Increased neointima formation in cysteine-rich protein 2-deficient mice in response to vascular injury.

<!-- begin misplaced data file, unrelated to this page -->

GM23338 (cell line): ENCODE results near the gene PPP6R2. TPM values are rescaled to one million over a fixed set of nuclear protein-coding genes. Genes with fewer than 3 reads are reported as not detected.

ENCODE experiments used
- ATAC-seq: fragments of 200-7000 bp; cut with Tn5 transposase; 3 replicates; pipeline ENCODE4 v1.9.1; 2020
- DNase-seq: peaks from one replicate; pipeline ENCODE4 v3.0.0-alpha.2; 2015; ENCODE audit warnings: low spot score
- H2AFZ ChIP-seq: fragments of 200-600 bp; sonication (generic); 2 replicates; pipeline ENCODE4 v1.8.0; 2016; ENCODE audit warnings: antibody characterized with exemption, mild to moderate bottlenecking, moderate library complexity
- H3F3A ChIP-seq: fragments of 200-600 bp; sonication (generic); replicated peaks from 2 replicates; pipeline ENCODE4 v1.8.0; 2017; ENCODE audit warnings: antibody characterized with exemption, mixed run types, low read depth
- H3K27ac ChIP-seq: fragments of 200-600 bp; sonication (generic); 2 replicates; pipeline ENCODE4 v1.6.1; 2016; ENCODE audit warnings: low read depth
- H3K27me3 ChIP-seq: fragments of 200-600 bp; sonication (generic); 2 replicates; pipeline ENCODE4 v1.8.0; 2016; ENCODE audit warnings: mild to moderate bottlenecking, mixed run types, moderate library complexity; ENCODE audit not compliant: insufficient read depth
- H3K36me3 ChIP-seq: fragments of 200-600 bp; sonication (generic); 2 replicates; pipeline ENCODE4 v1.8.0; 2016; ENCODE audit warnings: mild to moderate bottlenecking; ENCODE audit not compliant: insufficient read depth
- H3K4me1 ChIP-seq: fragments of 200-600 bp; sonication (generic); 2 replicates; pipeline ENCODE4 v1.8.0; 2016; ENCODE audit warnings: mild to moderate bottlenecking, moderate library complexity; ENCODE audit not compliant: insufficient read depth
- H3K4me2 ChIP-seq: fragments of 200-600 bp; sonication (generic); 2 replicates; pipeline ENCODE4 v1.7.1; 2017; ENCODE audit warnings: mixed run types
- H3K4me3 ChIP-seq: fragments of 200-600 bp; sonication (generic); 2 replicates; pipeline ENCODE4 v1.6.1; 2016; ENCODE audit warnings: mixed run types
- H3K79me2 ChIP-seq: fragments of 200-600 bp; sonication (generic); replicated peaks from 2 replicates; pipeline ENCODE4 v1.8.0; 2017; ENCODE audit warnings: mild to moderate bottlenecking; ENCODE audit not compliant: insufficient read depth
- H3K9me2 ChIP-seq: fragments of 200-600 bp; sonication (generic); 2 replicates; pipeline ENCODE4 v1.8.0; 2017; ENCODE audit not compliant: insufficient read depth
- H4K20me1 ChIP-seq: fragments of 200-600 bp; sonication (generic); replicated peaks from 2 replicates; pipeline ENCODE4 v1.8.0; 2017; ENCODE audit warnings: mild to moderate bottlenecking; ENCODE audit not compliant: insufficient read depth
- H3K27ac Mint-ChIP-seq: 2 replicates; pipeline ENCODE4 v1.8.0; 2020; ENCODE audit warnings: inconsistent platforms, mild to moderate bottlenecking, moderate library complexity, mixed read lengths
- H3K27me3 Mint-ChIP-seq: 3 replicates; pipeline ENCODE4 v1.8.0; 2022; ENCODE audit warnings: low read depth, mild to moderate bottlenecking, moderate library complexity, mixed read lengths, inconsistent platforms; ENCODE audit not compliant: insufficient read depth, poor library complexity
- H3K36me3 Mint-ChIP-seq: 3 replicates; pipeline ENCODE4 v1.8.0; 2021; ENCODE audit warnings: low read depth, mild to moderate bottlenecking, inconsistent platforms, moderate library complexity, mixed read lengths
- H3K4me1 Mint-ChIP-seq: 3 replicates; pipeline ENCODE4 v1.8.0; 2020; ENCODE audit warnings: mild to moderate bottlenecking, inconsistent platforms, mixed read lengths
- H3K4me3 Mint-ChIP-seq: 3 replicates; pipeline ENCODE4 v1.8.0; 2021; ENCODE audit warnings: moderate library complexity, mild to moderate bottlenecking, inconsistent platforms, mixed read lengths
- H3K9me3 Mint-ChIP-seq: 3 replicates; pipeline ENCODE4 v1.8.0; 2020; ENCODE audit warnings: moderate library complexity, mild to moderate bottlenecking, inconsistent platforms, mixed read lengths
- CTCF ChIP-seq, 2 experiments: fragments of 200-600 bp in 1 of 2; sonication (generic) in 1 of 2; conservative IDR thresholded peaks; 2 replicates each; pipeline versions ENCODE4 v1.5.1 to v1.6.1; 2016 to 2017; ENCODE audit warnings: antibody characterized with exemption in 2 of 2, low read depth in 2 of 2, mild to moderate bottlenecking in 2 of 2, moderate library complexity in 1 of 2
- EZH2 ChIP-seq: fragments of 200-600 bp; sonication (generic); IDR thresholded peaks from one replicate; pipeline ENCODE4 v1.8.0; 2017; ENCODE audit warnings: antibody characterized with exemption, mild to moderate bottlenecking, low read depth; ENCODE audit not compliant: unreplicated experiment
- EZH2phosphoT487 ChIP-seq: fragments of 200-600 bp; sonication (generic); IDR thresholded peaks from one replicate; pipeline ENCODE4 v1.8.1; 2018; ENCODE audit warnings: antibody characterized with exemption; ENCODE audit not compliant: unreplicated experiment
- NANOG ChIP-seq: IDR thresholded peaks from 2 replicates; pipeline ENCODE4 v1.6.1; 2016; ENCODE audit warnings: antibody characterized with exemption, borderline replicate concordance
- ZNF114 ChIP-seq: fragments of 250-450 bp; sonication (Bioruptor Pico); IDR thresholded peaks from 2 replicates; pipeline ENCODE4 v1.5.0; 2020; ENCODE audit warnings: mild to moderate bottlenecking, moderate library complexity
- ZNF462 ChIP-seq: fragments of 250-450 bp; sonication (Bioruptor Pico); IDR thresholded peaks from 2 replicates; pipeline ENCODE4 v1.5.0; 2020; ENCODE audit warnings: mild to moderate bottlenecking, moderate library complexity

In response to arterial injury, medial vascular smooth muscle cells (VSMCs) proliferate and migrate into the intima, contributing to the development of occlusive vascular disease. The LIM protein cysteine-rich protein (CRP) 2 associates with the actin cytoskeleton and may maintain the cytoarchitecture. CRP2 also interacts with transcription factors in the nucleus to mediate SMC gene expression. To test the hypothesis that CRP2 may be an important regulator of vascular development or function we generated Csrp2 (gene symbol of the mouse CRP2 gene)-deficient (Csrp2(-/-)) mice by targeted mutation. Csrp2(-/-) mice did not have any gross vascular defects or altered expression levels of SM alpha-actin, SM22alpha, or calponin. Following femoral artery injury, CRP2 expression persisted in the vessel wall at 4 days and then decreased by 14 days. Intimal thickening was enhanced 3.4-fold in Csrp2(-/-) compared with wild-type (WT) mice 14 days following injury. Cellular proliferation was similar between WT and Csrp2(-/-) VSMC both in vivo and in vitro. Interestingly, Csrp2(-/-) VSMC migrated more rapidly in response to PDGF-BB and had increased Rac1 activation. Our data demonstrate that CRP2 is not required for vascular development. However, an absence of CRP2 enhanced VSMC migration and increased neointima formation following arterial injury.
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